Surabaya, City of Work: A Socioeconomic History, 1900-2000
Ohio University Press, 2002 - 541 halaman
Surabaya is Indonesia's second largest city but is not well known to the outside world. Yet in 1900, Surabaya was a bigger city than Jakarta and one of the main commercial centers of Asia. Collapse of sugar exports during the 1930s depression, followed by the Japanese occupation, revolution, and independence, brought on a long period of stagnation and retreat from the international economy. Not until the export boom of the 1990s did Surabaya regain prominence as Southeast Asia's leading non-capital-city industrial area.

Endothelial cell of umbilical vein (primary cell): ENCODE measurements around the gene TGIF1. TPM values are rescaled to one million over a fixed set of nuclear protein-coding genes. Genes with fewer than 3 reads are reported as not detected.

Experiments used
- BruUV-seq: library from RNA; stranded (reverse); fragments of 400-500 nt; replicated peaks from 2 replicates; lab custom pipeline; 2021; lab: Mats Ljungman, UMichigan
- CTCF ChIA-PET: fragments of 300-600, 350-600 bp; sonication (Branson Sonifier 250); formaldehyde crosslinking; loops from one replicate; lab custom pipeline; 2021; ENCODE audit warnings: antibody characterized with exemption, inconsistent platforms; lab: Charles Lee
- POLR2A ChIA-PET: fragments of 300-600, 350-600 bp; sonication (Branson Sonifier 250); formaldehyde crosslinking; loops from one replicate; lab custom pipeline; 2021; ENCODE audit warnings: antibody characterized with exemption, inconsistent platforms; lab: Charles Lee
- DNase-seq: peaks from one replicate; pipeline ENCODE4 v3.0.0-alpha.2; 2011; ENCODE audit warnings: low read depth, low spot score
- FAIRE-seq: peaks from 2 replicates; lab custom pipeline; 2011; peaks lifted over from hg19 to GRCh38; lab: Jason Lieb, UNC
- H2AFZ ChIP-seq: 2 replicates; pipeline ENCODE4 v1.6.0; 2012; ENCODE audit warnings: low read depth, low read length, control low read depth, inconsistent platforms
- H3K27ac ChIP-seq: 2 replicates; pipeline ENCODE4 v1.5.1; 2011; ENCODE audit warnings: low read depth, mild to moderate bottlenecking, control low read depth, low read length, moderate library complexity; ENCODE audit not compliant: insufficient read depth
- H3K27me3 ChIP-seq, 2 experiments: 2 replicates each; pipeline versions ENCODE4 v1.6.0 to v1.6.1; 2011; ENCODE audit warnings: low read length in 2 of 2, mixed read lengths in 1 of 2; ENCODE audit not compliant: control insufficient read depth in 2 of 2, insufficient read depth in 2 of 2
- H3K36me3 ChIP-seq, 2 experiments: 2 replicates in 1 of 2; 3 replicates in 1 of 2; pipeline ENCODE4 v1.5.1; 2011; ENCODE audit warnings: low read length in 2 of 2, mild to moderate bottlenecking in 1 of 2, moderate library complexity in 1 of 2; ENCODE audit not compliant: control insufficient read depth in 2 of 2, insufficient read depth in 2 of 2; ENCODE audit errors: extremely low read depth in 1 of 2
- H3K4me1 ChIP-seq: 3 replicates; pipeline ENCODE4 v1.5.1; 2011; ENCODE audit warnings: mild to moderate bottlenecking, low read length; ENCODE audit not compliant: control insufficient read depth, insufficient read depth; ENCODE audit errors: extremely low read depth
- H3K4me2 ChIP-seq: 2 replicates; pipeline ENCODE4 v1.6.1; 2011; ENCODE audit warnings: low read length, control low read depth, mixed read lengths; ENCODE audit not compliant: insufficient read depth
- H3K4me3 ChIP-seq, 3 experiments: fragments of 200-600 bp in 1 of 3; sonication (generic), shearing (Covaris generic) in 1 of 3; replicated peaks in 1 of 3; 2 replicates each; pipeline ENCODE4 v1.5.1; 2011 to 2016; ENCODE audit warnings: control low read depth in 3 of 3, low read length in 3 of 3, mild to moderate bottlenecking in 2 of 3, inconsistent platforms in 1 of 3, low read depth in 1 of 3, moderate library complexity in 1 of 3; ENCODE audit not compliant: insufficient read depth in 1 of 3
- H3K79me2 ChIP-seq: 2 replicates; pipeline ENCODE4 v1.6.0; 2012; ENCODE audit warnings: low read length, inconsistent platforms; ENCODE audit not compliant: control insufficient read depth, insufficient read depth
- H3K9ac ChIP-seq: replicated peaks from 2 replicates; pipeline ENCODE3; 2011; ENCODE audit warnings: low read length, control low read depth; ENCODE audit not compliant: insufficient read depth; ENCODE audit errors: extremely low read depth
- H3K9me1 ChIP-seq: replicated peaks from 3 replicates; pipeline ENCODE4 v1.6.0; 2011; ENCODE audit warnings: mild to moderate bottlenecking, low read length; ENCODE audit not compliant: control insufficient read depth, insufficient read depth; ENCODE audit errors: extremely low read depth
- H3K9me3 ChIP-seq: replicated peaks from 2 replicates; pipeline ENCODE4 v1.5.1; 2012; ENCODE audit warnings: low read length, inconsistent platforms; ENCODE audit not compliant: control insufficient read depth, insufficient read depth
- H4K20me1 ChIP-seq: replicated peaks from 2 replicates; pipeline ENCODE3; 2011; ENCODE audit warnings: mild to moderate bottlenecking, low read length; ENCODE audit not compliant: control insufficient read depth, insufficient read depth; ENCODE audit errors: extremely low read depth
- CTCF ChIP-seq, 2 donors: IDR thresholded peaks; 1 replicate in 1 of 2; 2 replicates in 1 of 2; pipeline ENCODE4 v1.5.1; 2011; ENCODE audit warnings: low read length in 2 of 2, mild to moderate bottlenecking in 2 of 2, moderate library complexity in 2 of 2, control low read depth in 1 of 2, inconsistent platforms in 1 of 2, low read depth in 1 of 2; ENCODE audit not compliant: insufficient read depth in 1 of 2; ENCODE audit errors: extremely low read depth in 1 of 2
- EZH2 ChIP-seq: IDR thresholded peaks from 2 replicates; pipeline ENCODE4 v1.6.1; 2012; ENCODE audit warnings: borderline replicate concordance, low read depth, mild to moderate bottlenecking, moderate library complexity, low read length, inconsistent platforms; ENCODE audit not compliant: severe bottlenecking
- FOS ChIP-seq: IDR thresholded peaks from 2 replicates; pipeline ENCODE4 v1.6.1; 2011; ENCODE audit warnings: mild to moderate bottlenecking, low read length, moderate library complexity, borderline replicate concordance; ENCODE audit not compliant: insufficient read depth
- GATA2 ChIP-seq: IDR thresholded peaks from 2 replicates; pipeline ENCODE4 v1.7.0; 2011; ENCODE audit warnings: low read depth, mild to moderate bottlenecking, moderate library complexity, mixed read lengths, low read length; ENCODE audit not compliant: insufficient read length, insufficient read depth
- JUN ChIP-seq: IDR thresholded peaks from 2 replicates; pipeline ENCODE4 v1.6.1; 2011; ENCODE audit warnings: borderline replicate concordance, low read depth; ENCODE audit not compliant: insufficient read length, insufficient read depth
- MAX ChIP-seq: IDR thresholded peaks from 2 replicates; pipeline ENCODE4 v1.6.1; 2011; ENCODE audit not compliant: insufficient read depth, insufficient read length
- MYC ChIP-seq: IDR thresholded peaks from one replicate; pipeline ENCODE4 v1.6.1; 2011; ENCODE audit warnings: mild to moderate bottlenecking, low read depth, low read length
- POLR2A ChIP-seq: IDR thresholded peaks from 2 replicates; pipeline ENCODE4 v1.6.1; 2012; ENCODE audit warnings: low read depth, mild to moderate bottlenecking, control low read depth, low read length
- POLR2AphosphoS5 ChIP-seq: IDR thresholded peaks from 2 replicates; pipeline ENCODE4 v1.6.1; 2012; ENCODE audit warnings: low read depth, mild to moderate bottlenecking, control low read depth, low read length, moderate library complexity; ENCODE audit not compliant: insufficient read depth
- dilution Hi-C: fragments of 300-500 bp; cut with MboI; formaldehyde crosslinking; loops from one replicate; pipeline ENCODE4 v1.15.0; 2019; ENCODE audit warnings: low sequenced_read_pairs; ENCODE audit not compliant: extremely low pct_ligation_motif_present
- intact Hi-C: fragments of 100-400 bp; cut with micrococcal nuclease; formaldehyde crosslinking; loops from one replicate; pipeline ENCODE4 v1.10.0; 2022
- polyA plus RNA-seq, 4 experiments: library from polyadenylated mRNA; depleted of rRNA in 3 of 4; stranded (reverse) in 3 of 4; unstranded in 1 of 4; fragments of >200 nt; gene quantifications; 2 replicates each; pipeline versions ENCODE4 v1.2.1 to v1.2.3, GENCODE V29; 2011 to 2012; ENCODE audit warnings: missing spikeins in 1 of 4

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The historical puzzle is not the sudden and sustained vitality of the period after
the 1970s but the long hiatus between the 1930s and 1970s. Nationalist and
developmentalist ideologies exaggerate the discontinuity between the colonial
... from tabic 3.1. occupation Surabaya's population soared to 618,000 by
September 1945, implying an 8.6 percent rate of growth over the five-year period
and probably over 10 percent for the period 1942-45 (table 3.3; Steele 1980, 57).
As in the late-colonial period, government seemed to spend in ways that made
the city more safe and comfortable for the expanding middle class. Under
Sukarno there had been a sense of shared deprivation. Kampung dwellers now